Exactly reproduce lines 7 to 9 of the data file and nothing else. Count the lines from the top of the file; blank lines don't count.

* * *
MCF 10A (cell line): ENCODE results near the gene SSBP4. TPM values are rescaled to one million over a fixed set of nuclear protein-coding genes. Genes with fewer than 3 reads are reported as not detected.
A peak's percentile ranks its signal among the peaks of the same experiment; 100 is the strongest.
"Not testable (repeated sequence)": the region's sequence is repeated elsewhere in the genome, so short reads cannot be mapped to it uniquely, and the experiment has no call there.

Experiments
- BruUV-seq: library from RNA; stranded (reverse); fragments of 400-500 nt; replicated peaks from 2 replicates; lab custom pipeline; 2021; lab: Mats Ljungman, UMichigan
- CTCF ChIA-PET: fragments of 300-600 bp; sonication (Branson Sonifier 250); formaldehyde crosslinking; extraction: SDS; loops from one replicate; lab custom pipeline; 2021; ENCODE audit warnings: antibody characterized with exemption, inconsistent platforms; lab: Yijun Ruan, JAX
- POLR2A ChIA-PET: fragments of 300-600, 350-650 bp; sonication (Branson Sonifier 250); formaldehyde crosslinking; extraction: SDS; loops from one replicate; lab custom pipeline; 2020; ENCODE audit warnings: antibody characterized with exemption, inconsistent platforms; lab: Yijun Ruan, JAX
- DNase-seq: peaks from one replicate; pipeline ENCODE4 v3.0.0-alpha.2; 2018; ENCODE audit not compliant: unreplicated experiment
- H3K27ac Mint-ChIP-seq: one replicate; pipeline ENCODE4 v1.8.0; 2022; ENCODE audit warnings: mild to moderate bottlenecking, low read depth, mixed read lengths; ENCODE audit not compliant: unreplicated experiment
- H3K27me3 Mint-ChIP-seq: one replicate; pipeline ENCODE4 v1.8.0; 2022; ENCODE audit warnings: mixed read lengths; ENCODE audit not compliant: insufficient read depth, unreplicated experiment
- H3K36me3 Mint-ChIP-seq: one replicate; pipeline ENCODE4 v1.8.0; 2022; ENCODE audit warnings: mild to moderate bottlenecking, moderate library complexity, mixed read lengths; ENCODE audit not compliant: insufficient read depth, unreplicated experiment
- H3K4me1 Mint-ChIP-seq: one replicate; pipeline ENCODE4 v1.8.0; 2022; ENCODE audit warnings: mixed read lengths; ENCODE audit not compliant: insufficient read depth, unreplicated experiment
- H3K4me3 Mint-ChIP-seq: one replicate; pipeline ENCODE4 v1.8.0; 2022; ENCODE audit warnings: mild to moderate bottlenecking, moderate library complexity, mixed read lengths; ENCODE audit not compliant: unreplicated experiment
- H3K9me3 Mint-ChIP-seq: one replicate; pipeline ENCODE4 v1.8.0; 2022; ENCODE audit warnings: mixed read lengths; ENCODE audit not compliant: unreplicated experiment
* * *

- POLR2A ChIA-PET: fragments of 300-600, 350-650 bp; sonication (Branson Sonifier 250); formaldehyde crosslinking; extraction: SDS; loops from one replicate; lab custom pipeline; 2020; ENCODE audit warnings: antibody characterized with exemption, inconsistent platforms; lab: Yijun Ruan, JAX
- DNase-seq: peaks from one replicate; pipeline ENCODE4 v3.0.0-alpha.2; 2018; ENCODE audit not compliant: unreplicated experiment
- H3K27ac Mint-ChIP-seq: one replicate; pipeline ENCODE4 v1.8.0; 2022; ENCODE audit warnings: mild to moderate bottlenecking, low read depth, mixed read lengths; ENCODE audit not compliant: unreplicated experiment